Having a passport is a wonderful thing. With it, you have access to thousands of incredible destinations around the globe. Without it, you’re stuck at home. And as solo female travelers we hate being stuck at home!
Whether your passport is stolen, misplaced, or wrecked, having to replace it while abroad is ridiculously stressful, and something which can really throw a spanner in your trip. Replacing it means traveling to your nearest consulate or embassy, and in some parts of the world these buildings might be in another country.
So it’s important to keep it safe at all times. It’s a small document, but ever so crucial, and whether it’s before, during, or after your travels, you should treat it as if it’s gold. The following are tips for keeping your passport safe, as well as other important passport info.
Regardless of whether you’re traveling for a year, a month, or a day, you should always make multiple copies of your passport (you only need to photocopy the information page with your photo and name on it).
Place a photocopy in each piece of luggage, keeping them hidden, and leave an extra copy at home. Be sure to scan and keep an electronic copy too (email it to yourself or store in a password protected file on your computer).
Having a paper photocopy will help with the process of getting it replaced, and act as your identification should it be stolen or misplaced. If you want to go the extra mile, you can always have these photocopies certified (there is usually a fee involved with this).
It’s not a bad idea to travel with an set of extra passport photos in the unlikely event that you have to replace it. You can usually obtain these from a local post office or grocery store (Target passport photos are relatively cheap).
Protect it From the Weather
If your travels include drastic changes in climate, buy a passport protector, and store it in a room which is as climate controlled as possible. If you’re traveling with it stored in your bag, make sure you have some form of waterproof cover.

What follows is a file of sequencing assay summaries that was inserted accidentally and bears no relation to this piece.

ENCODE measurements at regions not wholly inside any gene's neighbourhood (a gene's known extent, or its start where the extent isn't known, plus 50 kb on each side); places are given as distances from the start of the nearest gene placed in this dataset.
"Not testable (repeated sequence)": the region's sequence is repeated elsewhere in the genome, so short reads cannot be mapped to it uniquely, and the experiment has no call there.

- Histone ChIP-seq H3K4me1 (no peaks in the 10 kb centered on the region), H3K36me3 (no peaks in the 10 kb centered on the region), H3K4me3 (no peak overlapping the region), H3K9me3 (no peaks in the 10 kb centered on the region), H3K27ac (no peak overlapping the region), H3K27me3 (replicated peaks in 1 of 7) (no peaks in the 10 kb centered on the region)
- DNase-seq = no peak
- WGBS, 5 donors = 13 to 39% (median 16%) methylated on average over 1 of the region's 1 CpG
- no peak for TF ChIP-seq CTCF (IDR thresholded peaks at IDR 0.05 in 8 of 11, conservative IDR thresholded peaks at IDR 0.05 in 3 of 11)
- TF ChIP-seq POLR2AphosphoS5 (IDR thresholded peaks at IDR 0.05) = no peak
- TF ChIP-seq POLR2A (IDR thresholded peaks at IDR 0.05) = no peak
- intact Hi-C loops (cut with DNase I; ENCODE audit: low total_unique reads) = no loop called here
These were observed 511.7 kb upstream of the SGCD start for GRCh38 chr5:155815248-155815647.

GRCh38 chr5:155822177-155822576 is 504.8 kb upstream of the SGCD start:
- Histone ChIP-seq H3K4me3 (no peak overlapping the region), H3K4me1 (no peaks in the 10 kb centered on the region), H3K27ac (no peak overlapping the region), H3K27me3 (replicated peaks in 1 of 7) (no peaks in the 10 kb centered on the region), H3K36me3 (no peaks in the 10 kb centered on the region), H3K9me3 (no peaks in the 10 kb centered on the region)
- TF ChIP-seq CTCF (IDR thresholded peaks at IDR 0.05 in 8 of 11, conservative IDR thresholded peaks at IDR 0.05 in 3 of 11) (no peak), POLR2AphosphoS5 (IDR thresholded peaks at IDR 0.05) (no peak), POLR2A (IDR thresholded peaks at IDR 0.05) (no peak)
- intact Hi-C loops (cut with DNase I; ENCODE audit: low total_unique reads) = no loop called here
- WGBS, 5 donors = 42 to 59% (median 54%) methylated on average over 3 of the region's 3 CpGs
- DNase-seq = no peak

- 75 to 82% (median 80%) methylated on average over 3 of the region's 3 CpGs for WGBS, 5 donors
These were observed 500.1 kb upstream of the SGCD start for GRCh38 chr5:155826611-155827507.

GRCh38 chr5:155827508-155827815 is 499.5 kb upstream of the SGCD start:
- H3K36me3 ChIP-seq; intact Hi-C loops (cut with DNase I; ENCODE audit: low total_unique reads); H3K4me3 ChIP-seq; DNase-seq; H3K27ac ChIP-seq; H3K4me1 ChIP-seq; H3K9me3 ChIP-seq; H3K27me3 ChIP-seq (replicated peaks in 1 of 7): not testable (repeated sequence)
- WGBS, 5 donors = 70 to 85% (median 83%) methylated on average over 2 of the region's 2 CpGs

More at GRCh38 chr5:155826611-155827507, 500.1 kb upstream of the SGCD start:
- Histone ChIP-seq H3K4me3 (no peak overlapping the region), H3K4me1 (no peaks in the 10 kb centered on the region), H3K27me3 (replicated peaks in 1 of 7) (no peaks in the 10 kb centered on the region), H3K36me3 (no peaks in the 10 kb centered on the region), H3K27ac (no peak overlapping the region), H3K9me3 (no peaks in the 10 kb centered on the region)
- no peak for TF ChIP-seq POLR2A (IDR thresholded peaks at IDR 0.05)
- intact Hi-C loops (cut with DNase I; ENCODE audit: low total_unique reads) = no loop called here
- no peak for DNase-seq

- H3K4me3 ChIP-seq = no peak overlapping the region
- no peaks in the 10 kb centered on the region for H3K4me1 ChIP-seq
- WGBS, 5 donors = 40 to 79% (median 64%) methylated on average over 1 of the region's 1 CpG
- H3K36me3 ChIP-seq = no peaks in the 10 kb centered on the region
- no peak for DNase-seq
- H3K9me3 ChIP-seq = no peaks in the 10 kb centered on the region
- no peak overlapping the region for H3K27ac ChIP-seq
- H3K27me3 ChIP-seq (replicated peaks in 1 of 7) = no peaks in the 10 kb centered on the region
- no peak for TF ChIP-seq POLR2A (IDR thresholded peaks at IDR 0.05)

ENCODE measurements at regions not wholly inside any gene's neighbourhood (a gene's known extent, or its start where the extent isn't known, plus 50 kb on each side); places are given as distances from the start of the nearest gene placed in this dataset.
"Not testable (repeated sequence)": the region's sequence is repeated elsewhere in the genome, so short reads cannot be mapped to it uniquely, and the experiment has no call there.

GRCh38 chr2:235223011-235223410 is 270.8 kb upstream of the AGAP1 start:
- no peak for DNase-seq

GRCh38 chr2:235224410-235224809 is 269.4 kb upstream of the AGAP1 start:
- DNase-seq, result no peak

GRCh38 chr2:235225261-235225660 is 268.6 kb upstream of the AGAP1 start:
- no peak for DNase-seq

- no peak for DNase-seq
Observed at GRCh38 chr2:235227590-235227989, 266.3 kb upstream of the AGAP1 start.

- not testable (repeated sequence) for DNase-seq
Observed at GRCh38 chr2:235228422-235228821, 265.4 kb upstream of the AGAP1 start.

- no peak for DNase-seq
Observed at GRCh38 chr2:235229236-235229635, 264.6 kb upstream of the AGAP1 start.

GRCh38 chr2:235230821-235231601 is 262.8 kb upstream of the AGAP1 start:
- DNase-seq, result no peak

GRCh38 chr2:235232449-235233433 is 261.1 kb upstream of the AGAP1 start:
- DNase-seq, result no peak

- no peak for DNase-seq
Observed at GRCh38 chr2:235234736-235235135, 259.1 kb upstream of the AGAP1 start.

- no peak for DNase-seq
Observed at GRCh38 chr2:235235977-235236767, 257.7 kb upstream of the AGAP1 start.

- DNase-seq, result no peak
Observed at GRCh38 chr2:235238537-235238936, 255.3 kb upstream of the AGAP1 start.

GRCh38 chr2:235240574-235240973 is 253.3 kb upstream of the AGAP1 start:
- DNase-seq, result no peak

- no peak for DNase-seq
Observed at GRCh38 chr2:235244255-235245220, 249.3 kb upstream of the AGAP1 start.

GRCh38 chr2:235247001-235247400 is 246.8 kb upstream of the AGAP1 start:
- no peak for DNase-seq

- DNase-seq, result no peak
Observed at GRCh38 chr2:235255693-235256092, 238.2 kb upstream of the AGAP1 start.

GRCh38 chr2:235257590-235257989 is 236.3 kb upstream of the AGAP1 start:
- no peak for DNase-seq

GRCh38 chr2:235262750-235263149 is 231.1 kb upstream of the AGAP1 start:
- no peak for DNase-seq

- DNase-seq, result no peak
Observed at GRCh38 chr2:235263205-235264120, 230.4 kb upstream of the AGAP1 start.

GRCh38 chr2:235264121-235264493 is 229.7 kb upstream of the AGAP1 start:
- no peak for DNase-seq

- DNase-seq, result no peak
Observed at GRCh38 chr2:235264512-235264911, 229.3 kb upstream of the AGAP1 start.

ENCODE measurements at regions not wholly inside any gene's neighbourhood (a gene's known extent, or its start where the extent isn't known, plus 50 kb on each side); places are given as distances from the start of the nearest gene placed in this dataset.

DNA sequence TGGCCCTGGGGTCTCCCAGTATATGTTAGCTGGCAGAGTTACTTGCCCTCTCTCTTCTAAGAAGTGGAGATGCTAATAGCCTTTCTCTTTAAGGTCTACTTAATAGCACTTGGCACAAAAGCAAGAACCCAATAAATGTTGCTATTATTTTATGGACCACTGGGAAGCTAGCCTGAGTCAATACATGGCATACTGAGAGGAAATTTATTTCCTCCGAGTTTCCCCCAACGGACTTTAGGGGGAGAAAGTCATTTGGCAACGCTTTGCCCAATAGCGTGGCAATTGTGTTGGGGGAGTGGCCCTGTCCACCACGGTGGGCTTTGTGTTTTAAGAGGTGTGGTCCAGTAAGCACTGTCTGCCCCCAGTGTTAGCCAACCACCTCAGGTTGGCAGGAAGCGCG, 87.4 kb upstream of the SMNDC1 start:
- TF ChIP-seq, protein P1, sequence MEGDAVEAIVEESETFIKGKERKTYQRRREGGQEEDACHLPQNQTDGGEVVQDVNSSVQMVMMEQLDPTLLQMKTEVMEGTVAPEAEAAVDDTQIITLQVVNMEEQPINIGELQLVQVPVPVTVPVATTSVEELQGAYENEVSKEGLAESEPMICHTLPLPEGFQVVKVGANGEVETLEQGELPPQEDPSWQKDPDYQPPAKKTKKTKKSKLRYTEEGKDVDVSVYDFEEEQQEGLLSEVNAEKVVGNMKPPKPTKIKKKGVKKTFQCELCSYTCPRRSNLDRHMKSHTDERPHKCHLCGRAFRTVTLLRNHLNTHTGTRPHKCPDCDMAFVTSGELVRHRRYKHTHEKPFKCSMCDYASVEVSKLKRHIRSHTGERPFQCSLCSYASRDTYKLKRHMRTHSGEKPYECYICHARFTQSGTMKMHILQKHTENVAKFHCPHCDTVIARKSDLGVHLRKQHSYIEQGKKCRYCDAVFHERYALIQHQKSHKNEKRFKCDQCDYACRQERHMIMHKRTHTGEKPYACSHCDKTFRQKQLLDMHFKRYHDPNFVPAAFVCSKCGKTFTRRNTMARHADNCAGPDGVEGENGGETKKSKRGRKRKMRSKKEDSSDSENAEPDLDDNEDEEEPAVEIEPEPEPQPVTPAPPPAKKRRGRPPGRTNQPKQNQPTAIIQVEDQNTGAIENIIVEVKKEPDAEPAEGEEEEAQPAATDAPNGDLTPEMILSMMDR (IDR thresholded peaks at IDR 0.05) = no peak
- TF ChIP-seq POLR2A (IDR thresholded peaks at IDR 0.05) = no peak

A recent trip to Costa Rica ended with my passport in a bowl of rice in an attempt to dry it out as much as possible (rice absorbs moisture). After two weeks of exposure to extreme humidity, the whole passport became damp; ink ran and stamps became blurry, with some sticking to the other page.
The information page remained intact, and I was fortunately still able to travel on it. Albeit stern lectures from immigration officials about the importance of taking care of my documents.
Note that storing it somewhere climate controlled is also important when you’re at home. If you find that your passport is damaged before your trip, don’t stress, you can look into getting it expedited.
Lock it in the Hotel Safe
The National Passport Service advises that the best place to keep a passport while traveling is in your hotel safe. You do not need to carry your passport with you at all times, and it is much safer to keep it in the hotel.
If your room doesn’t have a safe, head to the front desk and ask if management will put it in theirs. Otherwise, if you have doubts about the safety of your accommodation, find a lock for your travel bags and place it in a secure location in your room.
Apart from airport security and clearing immigration, it’s not necessary to pull out your passport for everyone who asks for it, not even the police. Always try to use a drivers license instead. One of your photocopies will do just fine.
Keep it on Your Person When Carrying it
There are certain times when you’ll have to carry your passport with you, namely when in transit. In instances where you do have to have it on you, make sure you keep it concealed and that you know where it is at all times.
Keeping it under your clothes or in a hidden pocket is a good way of carrying it, though make sure you have it in something that is water resistant, and something discreet which doesn’t give away that it’s there.
Do not buy a money belt. DO make sure you have removed it from your pocket before throwing your clothes in the wash.
If you don’t have a suitable pocket or place to hide it under your clothing, hide it in your backpack. Do not leave your bag unattended, and avoid placing it anywhere which is easy to access. Make sure it’s hidden, preferably within a pocket within a pocket.
If Your Passport Is Lost or Stolen
If your passport is lost or stolen, report your situation to the local police and make note of the crime reference details. You will need these when you contact your embassy. You can find the details of your local embassy from your government website online.
Your embassy will cancel your lost or stolen passport to prevent any possibility of identity theft, and issue you a new one. Timeframe will vary depending on embassy.
Do not risk your life for your passport. If you’re being robbed and they’re demanding your things, hand everything over – especially if you think they have a weapon. Replacing your passport is annoying, but it’s better than being injured or losing your life.
Have you ever had your passport lost, damaged, or stolen? Tell us about your experience in the comments!